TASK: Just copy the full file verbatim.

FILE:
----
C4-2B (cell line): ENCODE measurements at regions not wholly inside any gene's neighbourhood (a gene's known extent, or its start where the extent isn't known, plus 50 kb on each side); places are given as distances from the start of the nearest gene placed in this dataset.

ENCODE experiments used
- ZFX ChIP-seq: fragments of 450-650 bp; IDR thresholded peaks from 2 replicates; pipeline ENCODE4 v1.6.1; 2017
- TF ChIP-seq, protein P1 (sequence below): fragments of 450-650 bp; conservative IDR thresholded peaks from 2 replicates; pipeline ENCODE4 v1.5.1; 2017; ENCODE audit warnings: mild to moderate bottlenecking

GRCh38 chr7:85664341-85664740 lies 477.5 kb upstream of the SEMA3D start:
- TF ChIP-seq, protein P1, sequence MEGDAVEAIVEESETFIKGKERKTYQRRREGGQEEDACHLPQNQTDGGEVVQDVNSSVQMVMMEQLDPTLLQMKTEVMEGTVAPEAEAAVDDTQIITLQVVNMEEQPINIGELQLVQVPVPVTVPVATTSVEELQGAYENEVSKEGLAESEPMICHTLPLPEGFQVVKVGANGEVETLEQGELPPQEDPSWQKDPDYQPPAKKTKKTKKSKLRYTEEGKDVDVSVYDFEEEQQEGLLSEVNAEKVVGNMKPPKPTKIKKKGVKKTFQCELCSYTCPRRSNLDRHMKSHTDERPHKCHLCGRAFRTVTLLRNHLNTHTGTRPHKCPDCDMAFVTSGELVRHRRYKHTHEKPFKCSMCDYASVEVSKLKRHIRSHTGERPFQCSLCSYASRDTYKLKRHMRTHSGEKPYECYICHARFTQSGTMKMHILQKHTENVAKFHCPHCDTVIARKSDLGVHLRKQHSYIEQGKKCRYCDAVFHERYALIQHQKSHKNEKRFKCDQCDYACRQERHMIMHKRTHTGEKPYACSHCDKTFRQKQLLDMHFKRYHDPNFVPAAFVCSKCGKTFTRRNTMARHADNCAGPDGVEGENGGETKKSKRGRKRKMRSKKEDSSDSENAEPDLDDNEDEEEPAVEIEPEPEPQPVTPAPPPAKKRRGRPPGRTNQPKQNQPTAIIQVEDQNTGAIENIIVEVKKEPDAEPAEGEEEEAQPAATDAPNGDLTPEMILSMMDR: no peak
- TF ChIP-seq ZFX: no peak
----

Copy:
C4-2B (cell line): ENCODE measurements at regions not wholly inside any gene's neighbourhood (a gene's known extent, or its start where the extent isn't known, plus 50 kb on each side); places are given as distances from the start of the nearest gene placed in this dataset.

ENCODE experiments used
- ZFX ChIP-seq: fragments of 450-650 bp; IDR thresholded peaks from 2 replicates; pipeline ENCODE4 v1.6.1; 2017
- TF ChIP-seq, protein P1 (sequence below): fragments of 450-650 bp; conservative IDR thresholded peaks from 2 replicates; pipeline ENCODE4 v1.5.1; 2017; ENCODE audit warnings: mild to moderate bottlenecking

GRCh38 chr7:85664341-85664740 lies 477.5 kb upstream of the SEMA3D start:
- TF ChIP-seq, protein P1, sequence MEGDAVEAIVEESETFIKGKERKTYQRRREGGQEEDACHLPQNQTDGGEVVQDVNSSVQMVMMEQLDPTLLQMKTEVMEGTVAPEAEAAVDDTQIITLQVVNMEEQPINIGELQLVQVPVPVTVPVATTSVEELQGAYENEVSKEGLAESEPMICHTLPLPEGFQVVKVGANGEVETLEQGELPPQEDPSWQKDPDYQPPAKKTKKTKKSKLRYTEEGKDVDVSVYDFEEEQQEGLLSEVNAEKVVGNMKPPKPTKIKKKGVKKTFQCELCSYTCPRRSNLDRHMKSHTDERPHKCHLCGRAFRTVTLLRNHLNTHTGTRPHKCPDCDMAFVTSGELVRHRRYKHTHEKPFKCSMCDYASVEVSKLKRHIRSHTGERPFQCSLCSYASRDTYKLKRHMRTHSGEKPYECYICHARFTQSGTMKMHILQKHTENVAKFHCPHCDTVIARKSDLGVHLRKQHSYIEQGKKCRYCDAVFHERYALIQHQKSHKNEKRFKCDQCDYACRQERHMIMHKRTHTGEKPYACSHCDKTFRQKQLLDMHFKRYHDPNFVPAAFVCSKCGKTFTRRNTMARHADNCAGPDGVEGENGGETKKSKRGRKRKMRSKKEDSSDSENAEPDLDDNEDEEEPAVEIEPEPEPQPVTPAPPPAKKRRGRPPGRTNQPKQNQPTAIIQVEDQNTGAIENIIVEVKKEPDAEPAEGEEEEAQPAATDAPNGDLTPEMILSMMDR: no peak
- TF ChIP-seq ZFX: no peak